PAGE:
where your life depends on your workmates

Many companies say that knowledge and teamwork are their top priorities. But for a miner working hundreds of meters underground, knowledge and teamwork are life-saving essentials. “Cooperation, experience and trust between the miners below and engineers above ground play a crucial role in sustaining and improving the safety of our employees. Our key focus is ensuring that innovative work organization and professional management systems are implemented and enforced in all mines and metallurgical plants. In the field of safety, there is no compromise,” says Andrzej Zbróg, Executive Director, Strategic Management at global mining giant, KGHM.

The need to look out for each other helps to create a special bond among KGHM‘s workforce, an attribute which is very much at the heart of the company‘s appeal to talent – Polish participants in the Randstad Employer Brand Research rate KGHM as the most attractive company. “While we pay our people well and offer stable long-term employment, it‘s the passion for mining and culture of work rooted in our company‘s values that really set us apart as an employer of choice,” says Mr Zbróg.

So what‘s life like down a modern mine, and why does KGHM have such a strong appeal for people looking for a challenging and rewarding career?

Established in 1961 as the Polish State Mining and Metallurgical Combine, KGHM has grown into a world leader in the extraction and processing of valuable metals. The company operates mines and plants in the US, Canada and Chile, as well as Poland. The most significant element of KGHM‘s business is the extraction, smelting and refining of copper. In the copper production process, KGHM also obtains precious metals, like silver, gold, palladium and platinum. The company‘s workforce brings together 18,000 employees in Poland and 2,000 in its North and South American operations. They include miners, engineers, equipment designers and environmental scientists. “Our business comes down to two sets of resources – our people and what‘s under the ground. The simple fact is we can‘t extract the value from the mines we own without highly qualified employees. They remain the precious capital of  KGHM even as technology advances,” says Mr Zbróg. “People tend to have an image of mining and smelting that‘s rooted in the industrial past. Innovations have changed all this and are crucially important to how we operate. As we strive to become more productive and cost-efficient, more and more of the extraction is carried out by machines operated by highly-trained technicians, who work and move around in air-conditioned cabins rather than having pickaxes in their hands. We‘re also seeing the impact of the robotics revolution; machines that would once have been the stuff of science fiction, become an everyday part of the way we operate. KGHM is at the cutting edge of these developments, both through our own research and development, and our collaborations with global partners.”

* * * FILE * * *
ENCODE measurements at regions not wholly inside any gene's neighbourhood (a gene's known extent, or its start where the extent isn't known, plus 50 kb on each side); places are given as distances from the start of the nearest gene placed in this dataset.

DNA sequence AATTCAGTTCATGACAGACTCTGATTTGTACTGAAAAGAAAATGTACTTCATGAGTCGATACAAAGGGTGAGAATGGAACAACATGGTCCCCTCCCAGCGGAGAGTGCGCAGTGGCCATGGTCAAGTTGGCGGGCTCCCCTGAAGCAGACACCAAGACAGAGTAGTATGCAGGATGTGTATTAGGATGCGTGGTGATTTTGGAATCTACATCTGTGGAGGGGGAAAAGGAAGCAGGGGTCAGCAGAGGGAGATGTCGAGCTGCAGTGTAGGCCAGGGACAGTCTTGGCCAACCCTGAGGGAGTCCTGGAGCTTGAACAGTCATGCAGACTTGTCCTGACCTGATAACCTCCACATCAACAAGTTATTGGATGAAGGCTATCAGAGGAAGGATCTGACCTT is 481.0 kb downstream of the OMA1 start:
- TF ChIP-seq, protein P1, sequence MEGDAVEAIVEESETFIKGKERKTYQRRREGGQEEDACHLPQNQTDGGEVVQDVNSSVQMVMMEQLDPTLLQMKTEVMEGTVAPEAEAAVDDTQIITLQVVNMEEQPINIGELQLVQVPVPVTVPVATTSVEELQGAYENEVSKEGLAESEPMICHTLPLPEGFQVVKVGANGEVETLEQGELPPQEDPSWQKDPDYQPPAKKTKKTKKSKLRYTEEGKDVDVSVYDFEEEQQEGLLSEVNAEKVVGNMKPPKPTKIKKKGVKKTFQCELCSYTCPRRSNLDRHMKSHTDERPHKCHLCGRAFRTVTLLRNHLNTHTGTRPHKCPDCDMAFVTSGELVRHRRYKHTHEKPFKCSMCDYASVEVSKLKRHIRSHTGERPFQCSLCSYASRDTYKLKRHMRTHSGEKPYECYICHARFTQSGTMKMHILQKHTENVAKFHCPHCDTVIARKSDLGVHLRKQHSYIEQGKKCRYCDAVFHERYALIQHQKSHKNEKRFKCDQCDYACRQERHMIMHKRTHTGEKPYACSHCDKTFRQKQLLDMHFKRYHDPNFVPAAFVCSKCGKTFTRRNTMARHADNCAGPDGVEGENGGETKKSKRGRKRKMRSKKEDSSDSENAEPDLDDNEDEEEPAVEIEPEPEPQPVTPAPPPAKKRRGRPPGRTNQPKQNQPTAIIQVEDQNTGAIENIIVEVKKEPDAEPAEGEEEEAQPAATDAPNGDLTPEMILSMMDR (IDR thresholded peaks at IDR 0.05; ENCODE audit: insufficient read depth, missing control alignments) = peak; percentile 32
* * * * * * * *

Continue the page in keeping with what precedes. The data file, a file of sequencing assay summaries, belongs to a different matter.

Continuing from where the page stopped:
As the sector changes, it‘s vital to keep skills up to date. “We‘re very proud of the fact that people work 25 years for KGHM and sometimes even longer. But with that comes the challenge of ensuring they‘re keeping pace with developments in a sector that‘s evolving faster than ever before. Through our development centers, we‘re working to evaluate and update the competencies and technical skills of everyone from the mine-face to the management board to make sure they have all the capabilities they need,” says Mr Zbróg. The high-tech nature of the business means that talent demands are shifting. Therefore, it‘s encouraging that KGHM is first choice for Polish people with degrees taking part in the Randstad Employer Brand Research, reflecting its success in communicating the changes and opportunities within the business. And while the company is more attractive to men than women, it still has one of the best scores among female participants in the survey.

battling nature